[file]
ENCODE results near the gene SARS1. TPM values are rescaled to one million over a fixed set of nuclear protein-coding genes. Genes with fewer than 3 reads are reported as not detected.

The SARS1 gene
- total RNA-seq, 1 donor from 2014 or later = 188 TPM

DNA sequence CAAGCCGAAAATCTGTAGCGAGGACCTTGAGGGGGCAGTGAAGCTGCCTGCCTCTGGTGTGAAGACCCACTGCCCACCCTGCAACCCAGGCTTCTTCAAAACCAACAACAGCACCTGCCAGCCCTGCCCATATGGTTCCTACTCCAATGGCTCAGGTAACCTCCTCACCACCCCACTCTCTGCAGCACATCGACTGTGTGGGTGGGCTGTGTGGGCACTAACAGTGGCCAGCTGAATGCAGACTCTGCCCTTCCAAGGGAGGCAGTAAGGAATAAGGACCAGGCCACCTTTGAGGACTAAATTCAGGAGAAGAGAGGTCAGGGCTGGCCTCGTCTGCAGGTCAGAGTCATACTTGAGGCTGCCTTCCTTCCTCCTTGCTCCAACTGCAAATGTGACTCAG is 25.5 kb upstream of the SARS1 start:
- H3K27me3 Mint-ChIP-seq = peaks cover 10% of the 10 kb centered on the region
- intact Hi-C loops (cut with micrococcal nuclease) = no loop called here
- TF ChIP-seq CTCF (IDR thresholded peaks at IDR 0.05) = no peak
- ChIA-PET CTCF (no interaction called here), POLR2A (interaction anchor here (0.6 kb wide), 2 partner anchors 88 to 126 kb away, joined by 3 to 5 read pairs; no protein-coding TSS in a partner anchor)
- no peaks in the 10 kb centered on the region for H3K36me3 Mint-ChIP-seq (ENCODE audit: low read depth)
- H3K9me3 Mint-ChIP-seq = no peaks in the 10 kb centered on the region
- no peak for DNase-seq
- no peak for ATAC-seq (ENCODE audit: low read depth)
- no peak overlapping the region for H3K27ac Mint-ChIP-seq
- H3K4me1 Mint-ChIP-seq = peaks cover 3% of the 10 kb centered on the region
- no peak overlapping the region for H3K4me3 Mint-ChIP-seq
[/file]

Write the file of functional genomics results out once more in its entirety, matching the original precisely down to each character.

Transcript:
ENCODE results near the gene SARS1. TPM values are rescaled to one million over a fixed set of nuclear protein-coding genes. Genes with fewer than 3 reads are reported as not detected.

The SARS1 gene
- total RNA-seq, 1 donor from 2014 or later = 188 TPM

DNA sequence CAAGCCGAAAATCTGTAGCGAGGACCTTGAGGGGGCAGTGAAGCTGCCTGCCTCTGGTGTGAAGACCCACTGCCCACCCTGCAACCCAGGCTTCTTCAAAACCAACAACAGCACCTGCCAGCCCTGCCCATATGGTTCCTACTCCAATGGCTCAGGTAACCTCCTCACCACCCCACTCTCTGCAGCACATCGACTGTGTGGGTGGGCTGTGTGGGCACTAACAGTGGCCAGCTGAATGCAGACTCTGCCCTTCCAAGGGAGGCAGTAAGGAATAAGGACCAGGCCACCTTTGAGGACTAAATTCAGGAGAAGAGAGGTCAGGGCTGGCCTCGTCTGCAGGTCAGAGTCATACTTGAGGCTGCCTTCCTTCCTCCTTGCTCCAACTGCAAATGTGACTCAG is 25.5 kb upstream of the SARS1 start:
- H3K27me3 Mint-ChIP-seq = peaks cover 10% of the 10 kb centered on the region
- intact Hi-C loops (cut with micrococcal nuclease) = no loop called here
- TF ChIP-seq CTCF (IDR thresholded peaks at IDR 0.05) = no peak
- ChIA-PET CTCF (no interaction called here), POLR2A (interaction anchor here (0.6 kb wide), 2 partner anchors 88 to 126 kb away, joined by 3 to 5 read pairs; no protein-coding TSS in a partner anchor)
- no peaks in the 10 kb centered on the region for H3K36me3 Mint-ChIP-seq (ENCODE audit: low read depth)
- H3K9me3 Mint-ChIP-seq = no peaks in the 10 kb centered on the region
- no peak for DNase-seq
- no peak for ATAC-seq (ENCODE audit: low read depth)
- no peak overlapping the region for H3K27ac Mint-ChIP-seq
- H3K4me1 Mint-ChIP-seq = peaks cover 3% of the 10 kb centered on the region
- no peak overlapping the region for H3K4me3 Mint-ChIP-seq